Eagle Creek Fire suspect could face jail if charged

The 15-year-old has not been arrested or charged

Oregon State Police troopers talk with young people after the Eagle Creek Fire erupted, September 2, 2017 (Courtesy: Kevin Marnell)
Oregon State Police troopers talk with young people after the Eagle Creek Fire erupted, September 2, 2017 (Courtesy: Kevin Marnell)

PORTLAND, Ore. (KOIN) — The Oregon State Police haven’t arrested the suspect accused of lighting a firework that started the Eagle Creek Fire on September 2, 2017, but legal experts say he could face 7.6 years in prison depending on his charges.

According to witness Liz Fitzgerald, the 15-year-old Vancouver boy lit a smoke bomb and threw it over a canyon near Punch Bowl Falls that afternoon.

Destruction on the Historic Columbia River Highway from the Eagle Creek Fire. (Sheriff Mike Reese)

“I leaned over and said ‘do you realize how dangerous that is? There’s a raging forest fire 3 miles up and this whole place is super dry,’” she told KOIN 6 News in a phone interview.

The fire, which is now burning 32,000 acres in the Columbia River Gorge, spread quickly and trapped 150 hikers in the forest overnight. Now hundreds of Multnomah and Hood River County residents have been forced to evacuate as firefighters work to protect their homes.

Oregon State Police said the district attorneys in Multnomah and Hood River Counties will ultimately decide what charges he could face.

The severity of those charges would depend largely on intent — was he being reckless or did he intentionally set out to cause a forest fire?

The only way the juvenile could be charged as an adult is if prosecutors decide to use the state’s Ballot Measure 11 statutes for arson.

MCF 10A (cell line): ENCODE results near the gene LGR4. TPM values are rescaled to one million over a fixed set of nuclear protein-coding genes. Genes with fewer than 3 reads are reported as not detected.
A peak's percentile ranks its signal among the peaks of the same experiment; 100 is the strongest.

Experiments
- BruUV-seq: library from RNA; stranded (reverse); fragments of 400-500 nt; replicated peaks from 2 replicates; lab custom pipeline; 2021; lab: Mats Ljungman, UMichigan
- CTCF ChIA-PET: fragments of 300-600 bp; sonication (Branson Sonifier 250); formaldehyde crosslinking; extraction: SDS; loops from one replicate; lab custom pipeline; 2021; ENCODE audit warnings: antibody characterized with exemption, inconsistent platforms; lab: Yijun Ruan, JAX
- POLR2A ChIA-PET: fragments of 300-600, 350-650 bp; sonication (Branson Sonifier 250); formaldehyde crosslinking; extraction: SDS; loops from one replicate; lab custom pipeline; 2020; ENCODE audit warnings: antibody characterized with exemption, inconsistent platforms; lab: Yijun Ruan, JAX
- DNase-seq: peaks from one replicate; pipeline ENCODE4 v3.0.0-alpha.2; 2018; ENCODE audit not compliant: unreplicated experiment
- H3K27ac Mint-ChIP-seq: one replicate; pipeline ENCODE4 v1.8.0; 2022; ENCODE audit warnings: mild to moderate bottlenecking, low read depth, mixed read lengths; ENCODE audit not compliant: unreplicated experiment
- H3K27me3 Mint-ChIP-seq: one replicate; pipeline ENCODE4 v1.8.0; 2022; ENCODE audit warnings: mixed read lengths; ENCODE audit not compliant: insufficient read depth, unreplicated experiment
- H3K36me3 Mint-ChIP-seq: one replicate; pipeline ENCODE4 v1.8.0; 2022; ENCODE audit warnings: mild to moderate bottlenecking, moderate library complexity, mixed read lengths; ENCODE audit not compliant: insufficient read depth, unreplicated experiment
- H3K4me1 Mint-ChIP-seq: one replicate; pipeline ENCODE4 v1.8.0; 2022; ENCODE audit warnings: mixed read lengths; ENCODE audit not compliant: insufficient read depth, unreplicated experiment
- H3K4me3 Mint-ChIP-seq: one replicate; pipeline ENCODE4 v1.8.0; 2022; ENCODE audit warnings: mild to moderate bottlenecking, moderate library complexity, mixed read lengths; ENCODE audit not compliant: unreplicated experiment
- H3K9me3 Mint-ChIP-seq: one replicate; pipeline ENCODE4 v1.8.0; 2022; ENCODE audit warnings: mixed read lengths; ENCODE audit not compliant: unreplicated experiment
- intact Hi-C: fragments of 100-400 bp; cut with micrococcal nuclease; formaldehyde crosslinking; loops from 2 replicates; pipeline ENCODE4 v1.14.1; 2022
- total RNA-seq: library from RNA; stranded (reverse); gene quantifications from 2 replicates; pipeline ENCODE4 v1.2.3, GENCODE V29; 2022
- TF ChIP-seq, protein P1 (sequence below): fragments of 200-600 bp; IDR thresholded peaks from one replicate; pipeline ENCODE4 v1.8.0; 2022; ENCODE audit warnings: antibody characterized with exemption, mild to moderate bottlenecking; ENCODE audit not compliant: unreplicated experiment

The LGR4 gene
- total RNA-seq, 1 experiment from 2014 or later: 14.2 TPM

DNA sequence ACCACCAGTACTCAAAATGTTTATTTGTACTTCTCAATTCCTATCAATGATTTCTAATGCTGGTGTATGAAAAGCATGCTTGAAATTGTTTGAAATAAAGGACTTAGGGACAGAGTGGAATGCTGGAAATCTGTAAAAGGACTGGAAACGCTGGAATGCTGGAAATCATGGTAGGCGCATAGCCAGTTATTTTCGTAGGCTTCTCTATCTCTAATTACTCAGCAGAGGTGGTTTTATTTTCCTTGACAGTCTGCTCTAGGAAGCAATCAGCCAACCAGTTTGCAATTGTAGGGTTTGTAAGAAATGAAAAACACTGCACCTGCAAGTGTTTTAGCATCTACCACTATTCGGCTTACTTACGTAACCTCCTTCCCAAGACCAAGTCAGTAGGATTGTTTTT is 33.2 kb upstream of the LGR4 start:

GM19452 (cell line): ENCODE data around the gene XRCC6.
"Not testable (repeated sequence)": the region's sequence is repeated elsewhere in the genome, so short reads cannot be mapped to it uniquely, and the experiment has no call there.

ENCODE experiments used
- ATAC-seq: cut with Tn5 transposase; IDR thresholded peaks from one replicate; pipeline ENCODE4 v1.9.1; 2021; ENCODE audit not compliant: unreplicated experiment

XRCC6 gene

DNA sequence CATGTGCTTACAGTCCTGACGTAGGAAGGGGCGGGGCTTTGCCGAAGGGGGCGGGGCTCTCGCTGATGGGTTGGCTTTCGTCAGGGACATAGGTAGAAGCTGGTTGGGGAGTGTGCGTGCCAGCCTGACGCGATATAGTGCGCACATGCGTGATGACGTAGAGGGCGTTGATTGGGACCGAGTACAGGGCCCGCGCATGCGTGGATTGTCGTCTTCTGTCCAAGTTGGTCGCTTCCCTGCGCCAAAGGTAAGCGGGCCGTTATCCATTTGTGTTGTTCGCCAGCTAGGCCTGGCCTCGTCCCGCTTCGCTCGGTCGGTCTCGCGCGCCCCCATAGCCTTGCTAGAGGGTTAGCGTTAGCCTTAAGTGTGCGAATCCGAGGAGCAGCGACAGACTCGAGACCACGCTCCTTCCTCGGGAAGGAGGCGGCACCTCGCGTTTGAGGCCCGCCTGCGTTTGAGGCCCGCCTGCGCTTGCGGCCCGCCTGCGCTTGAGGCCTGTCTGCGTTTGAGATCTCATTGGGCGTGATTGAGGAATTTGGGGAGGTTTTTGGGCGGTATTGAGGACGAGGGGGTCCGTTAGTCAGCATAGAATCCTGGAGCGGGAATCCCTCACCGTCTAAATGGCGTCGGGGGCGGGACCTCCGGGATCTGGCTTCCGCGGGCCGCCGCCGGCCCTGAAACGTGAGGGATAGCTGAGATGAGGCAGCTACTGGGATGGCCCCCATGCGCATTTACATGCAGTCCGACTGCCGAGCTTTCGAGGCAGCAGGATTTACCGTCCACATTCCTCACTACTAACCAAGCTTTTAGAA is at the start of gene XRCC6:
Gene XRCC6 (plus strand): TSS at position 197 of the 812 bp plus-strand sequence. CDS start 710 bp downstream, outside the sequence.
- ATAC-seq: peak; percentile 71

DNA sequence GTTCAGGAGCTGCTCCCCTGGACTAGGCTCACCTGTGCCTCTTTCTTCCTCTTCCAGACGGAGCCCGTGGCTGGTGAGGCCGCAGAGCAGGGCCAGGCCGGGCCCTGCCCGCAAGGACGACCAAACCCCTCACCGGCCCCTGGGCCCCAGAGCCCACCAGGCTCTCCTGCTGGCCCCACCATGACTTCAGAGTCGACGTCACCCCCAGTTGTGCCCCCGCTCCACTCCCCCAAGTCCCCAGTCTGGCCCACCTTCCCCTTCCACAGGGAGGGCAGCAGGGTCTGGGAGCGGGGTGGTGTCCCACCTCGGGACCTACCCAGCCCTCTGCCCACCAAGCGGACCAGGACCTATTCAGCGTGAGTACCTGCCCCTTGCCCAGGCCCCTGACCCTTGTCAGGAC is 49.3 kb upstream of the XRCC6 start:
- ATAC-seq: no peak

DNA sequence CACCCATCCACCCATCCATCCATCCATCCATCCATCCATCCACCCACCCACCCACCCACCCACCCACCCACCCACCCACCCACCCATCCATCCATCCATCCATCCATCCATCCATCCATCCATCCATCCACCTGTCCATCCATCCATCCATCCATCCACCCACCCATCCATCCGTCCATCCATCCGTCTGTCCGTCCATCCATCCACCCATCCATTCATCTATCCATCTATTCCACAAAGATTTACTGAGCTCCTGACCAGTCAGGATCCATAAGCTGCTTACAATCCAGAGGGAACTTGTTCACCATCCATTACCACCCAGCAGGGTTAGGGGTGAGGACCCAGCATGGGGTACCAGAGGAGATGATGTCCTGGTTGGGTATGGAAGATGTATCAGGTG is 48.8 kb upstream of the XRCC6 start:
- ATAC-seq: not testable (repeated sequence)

Legal observers say, based on the information released so far, the only applicable crime the boy, or his friends could face would be first-degree arson.

The state’s first-degree arson statute is a bit different than all other Ballot Measure 11 crimes, such as murder and first-degree assault.

In order for first-degree arson to be a Ballot Measure 11 crime, prosecutors would have to prove that the fire was intentionally started and that the suspect(s) knew there would be a risk of serious physical injury.

If prosecutors do not believe that they would be able to prove the intent or serious physical injury risk components to the statute than the case could proceed as a non-Ballot Measure 11 arson case but would be prosecuted in juvenile court.

Ballot Measure 11 crimes come with mandatory minimum prison sentences. A conviction under first-degree arson, with Ballot Measure 11 attached, is 7.6 years in prison.

Other non-Ballot Measure 11 crimes prosecutors could purse include recklessly endangering, reckless burning, second-degree arson and criminal mischief. All of those potential charges would be handle in the juvenile court system.

“If you set off an explosion or firecracker or firework, with the intent it would burn, then most likely it would be arson,” local attorney Earnest Warren said.

According to Warren, under Oregon law, 15 year olds are treated as adults in arson cases. If the suspect is charged with arson, he’d face a minimum of 90 months behind bars if there was a threat of harm to people in the path of that fire.

“I believe under Oregon state law, it would be most difficult to defend a 15-year-old because they are treated as adults,” Warren said.

Arson could be the most serious charge, but prosecutors could also choose reckless burning. Under that charge, the suspect would be treated as a juvenile.

“He would probably have to do a prison sentence for the amount of damage done, as well as lots of counseling,” Warren said. “He could be on the hook and his parents possibly on the hook as well.”

Attorney Aiken Blitz also said under Oregon law, parents are liable for fire suppression costs and damages caused by their children. The other teenagers with the suspect on the trail could also be charged with aiding and abetting.

“They were all there, they were all a part of it,” Fitzgerald said. “He wasn’t just by himself, they were completely complicit and completely indifferent to the reality of what was happening.”